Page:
Key Takeaways:

  • Astronomers have identified a record-breaking 92 moons around Jupiter, surpassing all other planets in our solar system.
  • Discovered using telescopes in Hawaii and Chile, these new moons were confirmed through subsequent observations.
  • Ranging from 0.6 to 2 miles in size, these moons offer intriguing prospects for further study.
  • Future missions by the European Space Agency and NASA are set to explore Jupiter and its significant moons, including Europa.
  • Jupiter, along with Saturn, Uranus, and Neptune, hosts an array of small moons believed to be remnants of larger celestial bodies.

Astronomers have achieved a remarkable feat by identifying a staggering 92 moons orbiting Jupiter, securing its position as the planet with the most known moons in our solar system. This newfound total surpasses the previous record holder, Saturn, which boasts 83 confirmed moons.

The recent additions to Jupiter’s lunar family were cataloged by the International Astronomical Union’s Minor Planet Center. Discovered using advanced telescopes in Hawaii and Chile during 2021 and 2022, the orbits of these moons were subsequently confirmed through follow-up observations. The newly found moons vary in size, ranging from 0.6 to 2 miles in diameter, offering a rich field for further investigation.

This photo made available by NASA shows the planet Jupiter, captured by the Hubble Space Telescope, on June 27, 2019. / AP

Scott Sheppard of the Carnegie Institution, a member of the discovery team, expressed hope for a close-up imaging of these outer moons in the near future, which could shed light on their origins. Exciting missions are on the horizon: the European Space Agency is set to dispatch a spacecraft to Jupiter in April to study the planet and its sizable, icy moons. Following this, NASA will launch the Europa Clipper next year, dedicated to exploring Jupiter’s moon of the same name. This celestial body is of particular interest due to the potential presence of an ocean beneath its frozen surface.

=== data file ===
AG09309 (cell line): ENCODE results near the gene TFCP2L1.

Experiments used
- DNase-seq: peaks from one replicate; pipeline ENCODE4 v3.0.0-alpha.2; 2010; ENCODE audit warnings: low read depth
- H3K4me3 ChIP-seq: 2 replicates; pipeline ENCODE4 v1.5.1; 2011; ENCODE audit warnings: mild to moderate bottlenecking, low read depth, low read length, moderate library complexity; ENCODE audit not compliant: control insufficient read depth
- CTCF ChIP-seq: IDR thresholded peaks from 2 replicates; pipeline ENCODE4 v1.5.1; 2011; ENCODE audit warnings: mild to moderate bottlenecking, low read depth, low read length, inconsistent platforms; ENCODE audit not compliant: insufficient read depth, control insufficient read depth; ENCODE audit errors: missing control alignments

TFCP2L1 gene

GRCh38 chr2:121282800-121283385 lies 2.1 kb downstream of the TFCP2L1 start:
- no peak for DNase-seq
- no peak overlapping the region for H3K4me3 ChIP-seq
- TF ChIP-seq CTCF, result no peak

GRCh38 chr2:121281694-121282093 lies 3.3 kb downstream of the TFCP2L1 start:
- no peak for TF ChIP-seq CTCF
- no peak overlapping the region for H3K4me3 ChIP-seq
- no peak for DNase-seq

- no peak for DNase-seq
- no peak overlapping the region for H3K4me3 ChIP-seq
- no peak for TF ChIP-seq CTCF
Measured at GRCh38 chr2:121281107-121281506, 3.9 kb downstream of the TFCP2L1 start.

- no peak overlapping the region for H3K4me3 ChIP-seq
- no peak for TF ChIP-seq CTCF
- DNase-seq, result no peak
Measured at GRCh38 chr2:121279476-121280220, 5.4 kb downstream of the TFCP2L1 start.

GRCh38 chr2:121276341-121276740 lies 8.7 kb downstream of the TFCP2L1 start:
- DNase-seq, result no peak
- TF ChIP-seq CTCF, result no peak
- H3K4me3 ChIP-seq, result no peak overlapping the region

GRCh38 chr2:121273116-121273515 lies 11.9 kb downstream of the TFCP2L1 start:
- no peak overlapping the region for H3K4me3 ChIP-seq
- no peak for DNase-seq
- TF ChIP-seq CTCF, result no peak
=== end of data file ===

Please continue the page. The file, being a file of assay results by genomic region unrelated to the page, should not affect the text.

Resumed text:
Scott Sheppard, a key contributor to this discovery, anticipates continued additions to the counts of moons around both Jupiter and Saturn. These gas giants are known to host numerous small moons, believed to be remnants of once larger celestial bodies that collided with comets, asteroids, or each other.

While Uranus and Neptune also possess such moons, their distance from Earth makes them more challenging to observe. In contrast, Uranus has 27 confirmed moons, Neptune has 14, Mars has two, and Earth has one. Notably, Venus and Mercury lack confirmed moons. As for the freshly discovered moons around Jupiter, they are yet to be named, with only half meeting the size criteria (at least 1 mile) for such designation.

The four largest moons of Jupiter are collectively known as the Galilean satellites, a tribute to Galileo Galilei, who first observed them. In a significant astronomical event last September, Jupiter and its moons made their closest approach to Earth in six decades, offering a rare and captivating sight for observers.

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